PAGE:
ACADEMIC/DEPARTMENTAL CLUBS ANTHROPOLOGY CLUB ATHLETIC TRAINERS CLUB BIOLOGY CLUB C.C.O.E.-GERONTOLOGY CLUB CHEMISTRY CLUB COUNCIL FOR EXCEPTIONAL CHILDREN CRIMINAL JUSTICE ECONOMICS CLUB EMS BOOK CLUB ENGINEERING TECHNOLOGY CLUB FINANCE CLUB FOREIGN LANGUAGE FORENSIC SCIENCE CLUB FUTURE BUSINESS LEADERS FUTURE MATH TEACHERS GEOLOGY CLUB GIS PLANNING CLUB GRADUATE SOCIAL WORK ASSOC. HISTORY CLUB LAW & JUSTICE SOCIETY MATHEMATICS ASSOC. OF AMERICA MEDICAL INTEREST CLUB METEOROLOGY CLUB PARKS & RECREATION PHILOSOPHY CLUB PHYSICAL THERAPIST ASSISTANT CLUB PROFESSIONAL GOLF MANAGEMENT PSEA PSYCHOLOGY CLUB PUBLIC RELATIONS SOCIETY(PRSSA) SCREEN PRINTING STUDENT ASSOC. SOCIAL WORK ASSOCIATION SOCIETY OF PHYSICS STUDENTS SOCIETY OF PROFESSIONAL JOURNALISTS SOCIOLOGY CLUB SPEECH & HEARING SPORTS MANAGEMENT CLUB STUDENT ACCOUNTING ASSOC STUDENT CLUB PRINTING HOUSE STUDENT COUNSELING ASSOCIATION STUDENT MARKETING ASSOCIATION STUDIO 224 T.E.A.C. (Technology Education) TRAVEL CLUB WILDLIFE SOCIETY WOMEN IN SCIENCE CAMPUS COMMUNITY PROGRAMS ATHLETICS CALIFORNIA TIMES COMMUTER COUNCIL CUTV H.E.A.R.T. HOMECOMING S.A.I. OPERATING FUND SSART WCAL WOMEN'S CENTER YEARBOOK FAITH BASED CLUBS CAL ROCKS STAND
MULTICULTURAL CLUBS $ $ $ $ $ $
4,200 6,000 1,700 4,000 2,200 7,000 No Request
BLACK STUDENT UNION JAPANESE ANIMATION CLUB RAINBOW ALLIANCE HISPANIC STUDENT ASSOC. INTERNATIONAL CLUB MEN UNITED (first year eligible) PERFORMING ARTS CLUBS
$ $ $ $ $ $
20,000 1,350 6,000 4,500 8,000 1,000
$ $ $ $ $ $ $
1,000 1,000 5,800 855 1,300 434 4,000
MON VALLEY DANCE COUNCIL THE UNDERGROUND UNIVERSITY BAND UNIVERSITY CHOIR UNIVERSITY PLAYERS YOUNG & GIFTED GOSPEL CHOIR RECREATIONAL CLUBS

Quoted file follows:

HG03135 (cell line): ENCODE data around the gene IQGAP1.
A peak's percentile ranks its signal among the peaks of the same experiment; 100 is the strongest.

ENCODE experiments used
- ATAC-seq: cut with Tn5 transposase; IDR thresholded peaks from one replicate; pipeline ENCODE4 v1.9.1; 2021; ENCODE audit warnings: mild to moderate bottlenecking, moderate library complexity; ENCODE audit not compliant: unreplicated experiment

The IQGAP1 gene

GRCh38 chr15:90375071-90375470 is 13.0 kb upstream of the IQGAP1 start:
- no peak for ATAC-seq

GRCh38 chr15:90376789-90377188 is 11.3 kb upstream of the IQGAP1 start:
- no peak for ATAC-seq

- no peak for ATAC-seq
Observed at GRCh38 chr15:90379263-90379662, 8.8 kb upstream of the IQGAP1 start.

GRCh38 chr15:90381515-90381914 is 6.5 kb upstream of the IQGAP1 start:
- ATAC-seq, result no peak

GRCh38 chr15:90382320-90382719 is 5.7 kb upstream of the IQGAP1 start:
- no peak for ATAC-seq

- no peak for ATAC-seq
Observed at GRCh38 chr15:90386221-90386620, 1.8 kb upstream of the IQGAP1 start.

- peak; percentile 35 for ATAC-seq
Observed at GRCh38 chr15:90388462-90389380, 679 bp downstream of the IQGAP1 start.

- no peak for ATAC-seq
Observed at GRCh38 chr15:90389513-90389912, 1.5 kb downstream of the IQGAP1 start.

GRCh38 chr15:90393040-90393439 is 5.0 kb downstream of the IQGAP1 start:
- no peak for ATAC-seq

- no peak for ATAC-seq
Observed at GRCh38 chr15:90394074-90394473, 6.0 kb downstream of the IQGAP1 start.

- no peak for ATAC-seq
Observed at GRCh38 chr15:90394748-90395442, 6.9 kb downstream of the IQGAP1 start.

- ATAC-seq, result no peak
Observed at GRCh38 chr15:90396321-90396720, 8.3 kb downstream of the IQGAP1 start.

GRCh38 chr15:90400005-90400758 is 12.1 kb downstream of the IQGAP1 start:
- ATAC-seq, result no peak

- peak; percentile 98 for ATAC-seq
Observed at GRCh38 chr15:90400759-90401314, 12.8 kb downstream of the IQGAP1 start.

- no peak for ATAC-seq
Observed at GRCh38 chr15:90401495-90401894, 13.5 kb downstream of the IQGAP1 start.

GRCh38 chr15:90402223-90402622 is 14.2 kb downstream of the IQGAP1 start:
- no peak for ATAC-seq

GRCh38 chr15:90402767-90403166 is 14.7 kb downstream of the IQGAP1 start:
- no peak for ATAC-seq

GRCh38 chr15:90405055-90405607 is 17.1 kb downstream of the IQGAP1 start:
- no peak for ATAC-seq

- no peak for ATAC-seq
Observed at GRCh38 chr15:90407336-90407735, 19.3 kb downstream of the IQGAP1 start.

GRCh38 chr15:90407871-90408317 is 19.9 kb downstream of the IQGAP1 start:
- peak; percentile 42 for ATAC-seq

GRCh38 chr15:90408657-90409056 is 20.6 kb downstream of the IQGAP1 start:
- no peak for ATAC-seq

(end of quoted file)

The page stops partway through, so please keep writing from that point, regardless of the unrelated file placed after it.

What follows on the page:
$ $ $ $ $ $
6,000 20,000 52,000 26,500 25,000 6,900
$ $ $ $ $
1,000 7,000 6,000 1,500 4,500
BALLROOM AND LATIN DANCING CLUB GAMES CLUB SNOW CLUB STUDENT ACTIVITIES BOARD SERVICE CLUBS
$ $ $ $
1,200 1,000 2,000 270,000
$ $ $ $ $ $ $ $ $
2,500 3,000 1,000 26,000 500 2,500 7,500 20,000 1,000
ACTIVIST CLUB BEST BUDDIES HABITAT FOR HUMANITY INTER-RESIDENCE HALL COUNCIL LIONS CLUB ROTC STUDENT GOVERNMENT VETERAN'S CLUB SPECIAL INTEREST CLUBS
$ $ $ $ $ $ $ $
1,000 5,500 7,500 20,000 300 800 50,000 6,500
$ $ $ $
1,500 12,500 2,000 3,500
ASSOCIATED ARTISTS CAL CAMPAIGN CONSULTANTS COLLEGES AGAINST CANCER COMPUTER CLUB ENTREPRENEURS CLUB GRADUATE STUDENT ASSOCIATION MIDIEVAL & RENAISSANCE CLUB PHOTOGRAPHY CLUB POTTERY CLUB RADIO CONTROL CLUB WARGAMING CLUB SPORTS CLUBS
$ $ $ $ $ $ $ $ $
15,500 4,000 3,500 1,500 300 3,500 600 500 1,500
ARCHERY CLUB BODY BUILDING AND FITNESS CLUB BASEBALL CLUB BILLIARDS CLUB BOWLING CLUB CHEERLEADERS DISC GOLF EQUESTRIAN TEAM FENCING CLUB HOCKEY CLUB LACROSSE CLUB - WOMEN LACROSSE CLUB- MEN MARTIAL ARTS CLUB RUGBY - MEN RUGBY - WOMEN SOCCER CLUB-MENS SWIM CLUB ULTIMATE FRISBEE VULCAN DANCE TEAM
$ $ $ $ $ $
7,000 4,000 1,397 4,000 3,400 14,000
No Request No Request No Request
$ $ $ $ $
2,500 2,000 300 300 4,200
$ $ $ $ $ $
12,050 8,000 33,250 4,600 12,000 1,500
$ 550,000 $ 28,000 $ 4,500 $ 70,000 $ 11,000 $ 40,000 $ 1,233,100 $ 14,000 $ 25,000 $ 14,000 $ 500 $ $
$ $ $
20,000 6,500 175,000 No Request
$ $ $ $ $
7,000 4,000 28,000 22,000 675 No Request
march 29, 2013
Cal U student exemplifies the idea of a diverse college campus by Jessica
for the Cal Times